- Use antiderivatives to evaluate definite integrals
- Use the Mean Value Theorem for integrals to solve problems
- Use general rules of integrals to solve problems
In the Lesson on Definite Integrals, we evaluated definite integrals using the limit definition. This process was long and tedious. In this lesson we will learn some practical ways to evaluate definite integrals. We begin with a theorem that provides an easier method for evaluating definite integrals. Newton discovered this method that uses antiderivatives to calculate definite integrals.
If is continuous on the closed interval then
where is any antiderivative of
We sometimes use the following shorthand notation to indicate
The proof of this theorem is included at the end of this lesson. Theorem 4.1 is usually stated as a part of the Fundamental Theorem of Calculus, a theorem that we will present in the Lesson on the Fundamental Theorem of Calculus. For now, the result provides a useful and efficient way to compute definite integrals. We need only find an antiderivative of the given function in order to compute its integral over the closed interval. It also gives us a result with which we can now state and prove a version of the Mean Value Theorem for integrals. But first let’s look at a couple of examples.
Compute the following definite integral:
Using the limit definition we found that We now can verify this using the theorem as follows:
We first note that is an antiderivative of Hence we have
We conclude the lesson by stating the rules for definite integrals, most of which parallel the rules we stated for the general indefinite integrals.
Given these rules together with Theorem 4.1, we will be able to solve a great variety of definite integrals.
- We used antiderivatives to evaluate definite integrals.
- We used the Mean Value Theorem for integrals to solve problems.
- We used general rules of integrals to solve problems.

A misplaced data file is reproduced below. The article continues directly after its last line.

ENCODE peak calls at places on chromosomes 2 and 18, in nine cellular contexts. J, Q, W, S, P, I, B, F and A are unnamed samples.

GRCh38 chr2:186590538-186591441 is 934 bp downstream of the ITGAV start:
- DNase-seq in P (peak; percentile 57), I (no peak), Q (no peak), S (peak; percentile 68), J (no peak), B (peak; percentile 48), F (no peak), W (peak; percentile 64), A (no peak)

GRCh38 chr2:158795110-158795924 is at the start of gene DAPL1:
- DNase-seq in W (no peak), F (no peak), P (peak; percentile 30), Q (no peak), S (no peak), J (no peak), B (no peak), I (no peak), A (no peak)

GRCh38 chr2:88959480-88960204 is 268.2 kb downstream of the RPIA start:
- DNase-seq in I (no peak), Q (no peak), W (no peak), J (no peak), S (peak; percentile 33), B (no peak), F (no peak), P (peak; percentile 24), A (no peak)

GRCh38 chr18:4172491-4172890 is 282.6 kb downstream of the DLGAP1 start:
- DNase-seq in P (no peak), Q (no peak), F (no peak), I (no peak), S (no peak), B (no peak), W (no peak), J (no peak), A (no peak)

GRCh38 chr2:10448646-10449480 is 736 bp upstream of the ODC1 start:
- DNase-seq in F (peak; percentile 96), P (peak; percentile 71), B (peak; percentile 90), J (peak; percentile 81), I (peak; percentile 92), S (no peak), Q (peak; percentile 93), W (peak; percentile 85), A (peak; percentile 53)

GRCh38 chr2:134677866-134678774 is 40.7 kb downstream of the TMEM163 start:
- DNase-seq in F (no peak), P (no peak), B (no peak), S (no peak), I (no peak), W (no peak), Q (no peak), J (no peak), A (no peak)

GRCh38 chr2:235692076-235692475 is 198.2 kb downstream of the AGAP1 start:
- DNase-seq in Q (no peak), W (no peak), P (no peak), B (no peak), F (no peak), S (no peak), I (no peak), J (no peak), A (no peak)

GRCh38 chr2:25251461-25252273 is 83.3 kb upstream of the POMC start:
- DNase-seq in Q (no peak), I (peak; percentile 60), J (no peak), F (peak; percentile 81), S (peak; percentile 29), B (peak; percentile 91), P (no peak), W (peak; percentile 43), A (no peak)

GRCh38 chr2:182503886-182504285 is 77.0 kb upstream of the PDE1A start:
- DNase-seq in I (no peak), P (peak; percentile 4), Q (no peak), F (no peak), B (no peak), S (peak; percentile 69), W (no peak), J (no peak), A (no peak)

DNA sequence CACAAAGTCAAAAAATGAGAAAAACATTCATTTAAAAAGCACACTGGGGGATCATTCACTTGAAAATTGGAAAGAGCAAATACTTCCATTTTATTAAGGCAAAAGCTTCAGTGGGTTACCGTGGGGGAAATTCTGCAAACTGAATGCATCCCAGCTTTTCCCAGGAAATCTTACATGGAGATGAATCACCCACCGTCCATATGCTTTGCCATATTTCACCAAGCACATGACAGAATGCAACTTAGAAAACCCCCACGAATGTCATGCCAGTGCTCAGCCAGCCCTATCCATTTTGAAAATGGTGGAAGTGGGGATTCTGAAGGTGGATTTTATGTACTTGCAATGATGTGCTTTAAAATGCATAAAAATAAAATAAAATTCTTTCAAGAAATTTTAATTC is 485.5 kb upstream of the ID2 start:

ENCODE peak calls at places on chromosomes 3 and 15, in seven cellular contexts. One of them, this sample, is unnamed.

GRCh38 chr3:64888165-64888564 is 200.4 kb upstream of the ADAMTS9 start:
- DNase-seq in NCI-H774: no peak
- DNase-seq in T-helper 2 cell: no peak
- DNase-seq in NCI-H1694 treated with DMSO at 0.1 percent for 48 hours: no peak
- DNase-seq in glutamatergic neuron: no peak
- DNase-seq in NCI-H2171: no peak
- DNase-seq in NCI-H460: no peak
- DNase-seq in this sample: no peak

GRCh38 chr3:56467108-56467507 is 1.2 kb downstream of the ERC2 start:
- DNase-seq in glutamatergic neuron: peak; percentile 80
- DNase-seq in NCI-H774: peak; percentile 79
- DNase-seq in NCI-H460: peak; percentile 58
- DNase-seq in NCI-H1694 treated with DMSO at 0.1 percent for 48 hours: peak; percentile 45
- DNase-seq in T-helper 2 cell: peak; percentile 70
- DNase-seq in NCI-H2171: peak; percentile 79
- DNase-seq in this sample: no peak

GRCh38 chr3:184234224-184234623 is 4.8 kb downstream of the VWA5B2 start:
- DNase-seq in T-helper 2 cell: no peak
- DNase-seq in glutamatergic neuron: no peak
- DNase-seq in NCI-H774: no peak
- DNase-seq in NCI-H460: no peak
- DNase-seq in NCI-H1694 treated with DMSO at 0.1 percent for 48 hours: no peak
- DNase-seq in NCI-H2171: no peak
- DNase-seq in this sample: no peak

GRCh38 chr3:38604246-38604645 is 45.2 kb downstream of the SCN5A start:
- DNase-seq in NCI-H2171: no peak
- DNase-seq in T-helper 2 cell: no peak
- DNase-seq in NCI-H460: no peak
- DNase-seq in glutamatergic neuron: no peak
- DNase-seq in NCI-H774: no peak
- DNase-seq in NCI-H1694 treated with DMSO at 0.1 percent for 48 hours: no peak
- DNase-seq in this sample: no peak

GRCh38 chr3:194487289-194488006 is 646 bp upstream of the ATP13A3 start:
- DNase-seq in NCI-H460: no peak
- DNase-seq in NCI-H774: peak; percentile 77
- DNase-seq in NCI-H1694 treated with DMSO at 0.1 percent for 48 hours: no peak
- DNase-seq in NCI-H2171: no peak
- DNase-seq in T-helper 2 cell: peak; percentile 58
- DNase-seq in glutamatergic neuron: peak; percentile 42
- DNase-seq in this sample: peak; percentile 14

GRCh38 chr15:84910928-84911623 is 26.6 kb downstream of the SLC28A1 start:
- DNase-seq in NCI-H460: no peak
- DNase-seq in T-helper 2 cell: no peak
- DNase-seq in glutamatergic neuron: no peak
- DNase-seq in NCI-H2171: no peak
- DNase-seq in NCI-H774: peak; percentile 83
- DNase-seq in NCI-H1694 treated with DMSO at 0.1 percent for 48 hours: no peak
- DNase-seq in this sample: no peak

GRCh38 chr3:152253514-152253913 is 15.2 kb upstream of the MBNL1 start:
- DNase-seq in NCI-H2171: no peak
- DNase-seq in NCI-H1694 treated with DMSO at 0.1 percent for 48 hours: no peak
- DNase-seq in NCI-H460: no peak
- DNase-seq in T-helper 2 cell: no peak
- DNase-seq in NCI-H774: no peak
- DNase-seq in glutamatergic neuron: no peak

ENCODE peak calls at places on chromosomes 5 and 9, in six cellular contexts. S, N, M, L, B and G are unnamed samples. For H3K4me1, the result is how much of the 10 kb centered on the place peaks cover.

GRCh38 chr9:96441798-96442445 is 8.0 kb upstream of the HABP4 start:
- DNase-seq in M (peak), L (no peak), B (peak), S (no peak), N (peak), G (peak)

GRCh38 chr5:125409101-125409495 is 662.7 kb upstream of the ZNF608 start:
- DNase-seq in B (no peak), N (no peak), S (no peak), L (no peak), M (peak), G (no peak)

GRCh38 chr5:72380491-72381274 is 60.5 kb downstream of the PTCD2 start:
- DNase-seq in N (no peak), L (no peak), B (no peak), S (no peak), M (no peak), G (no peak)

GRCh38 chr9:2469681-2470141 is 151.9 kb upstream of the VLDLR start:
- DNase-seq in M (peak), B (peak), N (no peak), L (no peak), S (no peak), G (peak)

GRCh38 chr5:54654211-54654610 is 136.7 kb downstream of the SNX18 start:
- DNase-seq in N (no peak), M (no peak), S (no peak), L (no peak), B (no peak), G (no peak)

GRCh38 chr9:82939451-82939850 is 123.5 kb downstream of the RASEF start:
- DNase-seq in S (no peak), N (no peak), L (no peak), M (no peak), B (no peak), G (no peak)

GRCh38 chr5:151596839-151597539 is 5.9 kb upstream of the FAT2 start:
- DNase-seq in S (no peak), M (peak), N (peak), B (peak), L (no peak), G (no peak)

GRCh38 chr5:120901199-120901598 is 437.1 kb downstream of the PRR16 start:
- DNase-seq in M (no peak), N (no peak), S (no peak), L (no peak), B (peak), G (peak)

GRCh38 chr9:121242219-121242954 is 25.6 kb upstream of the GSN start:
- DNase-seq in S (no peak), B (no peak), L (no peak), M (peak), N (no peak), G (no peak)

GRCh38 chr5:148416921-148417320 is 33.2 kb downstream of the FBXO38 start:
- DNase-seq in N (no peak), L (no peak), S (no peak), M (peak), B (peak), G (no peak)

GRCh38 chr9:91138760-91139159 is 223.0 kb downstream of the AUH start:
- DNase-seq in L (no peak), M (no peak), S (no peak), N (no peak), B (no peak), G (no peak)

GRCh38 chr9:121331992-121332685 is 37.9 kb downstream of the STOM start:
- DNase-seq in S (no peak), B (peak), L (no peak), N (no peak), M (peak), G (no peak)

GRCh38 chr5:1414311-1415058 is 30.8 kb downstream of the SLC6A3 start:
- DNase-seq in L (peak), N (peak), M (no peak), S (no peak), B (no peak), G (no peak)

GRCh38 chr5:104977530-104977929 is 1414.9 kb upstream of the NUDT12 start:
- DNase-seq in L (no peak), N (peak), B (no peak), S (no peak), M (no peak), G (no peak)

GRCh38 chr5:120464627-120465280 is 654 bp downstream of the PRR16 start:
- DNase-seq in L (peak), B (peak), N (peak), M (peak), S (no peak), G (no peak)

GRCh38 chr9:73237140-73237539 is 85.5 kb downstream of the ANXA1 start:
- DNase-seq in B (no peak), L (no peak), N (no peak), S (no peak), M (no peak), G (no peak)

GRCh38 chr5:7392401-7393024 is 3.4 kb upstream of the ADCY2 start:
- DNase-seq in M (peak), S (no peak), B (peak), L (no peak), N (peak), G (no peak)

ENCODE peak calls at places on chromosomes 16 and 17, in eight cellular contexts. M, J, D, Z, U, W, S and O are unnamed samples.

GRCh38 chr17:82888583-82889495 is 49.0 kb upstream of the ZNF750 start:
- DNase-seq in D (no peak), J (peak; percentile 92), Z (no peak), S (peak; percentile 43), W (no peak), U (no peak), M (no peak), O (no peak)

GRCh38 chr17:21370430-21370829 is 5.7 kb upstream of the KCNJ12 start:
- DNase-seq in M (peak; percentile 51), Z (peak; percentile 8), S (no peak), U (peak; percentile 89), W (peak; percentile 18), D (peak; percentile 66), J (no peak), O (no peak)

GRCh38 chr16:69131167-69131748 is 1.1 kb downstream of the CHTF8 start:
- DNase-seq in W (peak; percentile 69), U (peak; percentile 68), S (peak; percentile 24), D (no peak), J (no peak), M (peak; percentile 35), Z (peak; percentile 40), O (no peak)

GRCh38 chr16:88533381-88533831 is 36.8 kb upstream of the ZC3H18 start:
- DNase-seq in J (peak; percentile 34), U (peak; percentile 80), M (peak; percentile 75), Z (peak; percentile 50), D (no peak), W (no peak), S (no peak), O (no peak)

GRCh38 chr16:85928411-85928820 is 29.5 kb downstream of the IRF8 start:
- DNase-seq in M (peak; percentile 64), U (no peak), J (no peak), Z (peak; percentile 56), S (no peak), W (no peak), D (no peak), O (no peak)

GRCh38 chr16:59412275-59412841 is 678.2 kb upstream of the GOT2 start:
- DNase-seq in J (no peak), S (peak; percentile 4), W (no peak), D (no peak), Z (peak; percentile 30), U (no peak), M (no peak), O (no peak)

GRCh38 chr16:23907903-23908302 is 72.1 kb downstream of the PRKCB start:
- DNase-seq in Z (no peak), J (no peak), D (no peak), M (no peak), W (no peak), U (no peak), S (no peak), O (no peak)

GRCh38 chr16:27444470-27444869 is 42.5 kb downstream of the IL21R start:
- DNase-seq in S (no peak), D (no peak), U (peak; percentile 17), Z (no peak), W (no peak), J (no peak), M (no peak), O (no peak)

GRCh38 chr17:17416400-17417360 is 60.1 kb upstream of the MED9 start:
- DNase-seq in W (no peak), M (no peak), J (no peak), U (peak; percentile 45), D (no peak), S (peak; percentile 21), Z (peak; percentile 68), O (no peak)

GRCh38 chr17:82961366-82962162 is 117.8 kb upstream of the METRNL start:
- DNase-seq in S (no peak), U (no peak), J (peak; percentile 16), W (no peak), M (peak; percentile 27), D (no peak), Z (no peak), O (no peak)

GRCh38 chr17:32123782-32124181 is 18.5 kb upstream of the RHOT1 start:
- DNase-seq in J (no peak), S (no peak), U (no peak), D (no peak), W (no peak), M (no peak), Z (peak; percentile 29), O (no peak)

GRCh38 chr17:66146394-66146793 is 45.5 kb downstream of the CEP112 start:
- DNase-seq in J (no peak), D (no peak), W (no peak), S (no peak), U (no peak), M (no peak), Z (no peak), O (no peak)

Proof of Theorem 4.1
We first need to divide into sub-intervals of length . We let be the endpoints of these sub-intervals.
Let be any antiderivative of
We will now employ a method that will express the right side of this equation as a Riemann Sum. In particular,
Note that is continuous. Hence, by the Mean Value Theorem, there exist
Taking the limit of each side as we have
We note that the left side is a constant and the right side is our definition for .
Proof of Theorem 4.2
By the Mean Value Theorem for derivatives, there exists such that
From Theorem 4.1 we have that is an antiderivative of Hence, and in particular, Hence, by substitution we have
Note that Hence we have
and by our definition of we have
This theorem allows us to find for positive functions a rectangle that has base and height such that the area of the rectangle is the same as the area given by In other words, is the average function value over
In problems #1–8, use antiderivatives to compute the definite integral.
- Find the average value of over
- If is continuous and show that takes on the value at least once on the interval
- Your friend states that there is no area under the curve of on since he computed Is he correct? Explain your answer.
- Apply the Mean Value Theorem for integrals.
- He is partially correct. The definite integral computes the net area under the curve. However, the area between the curve and the -axis is given by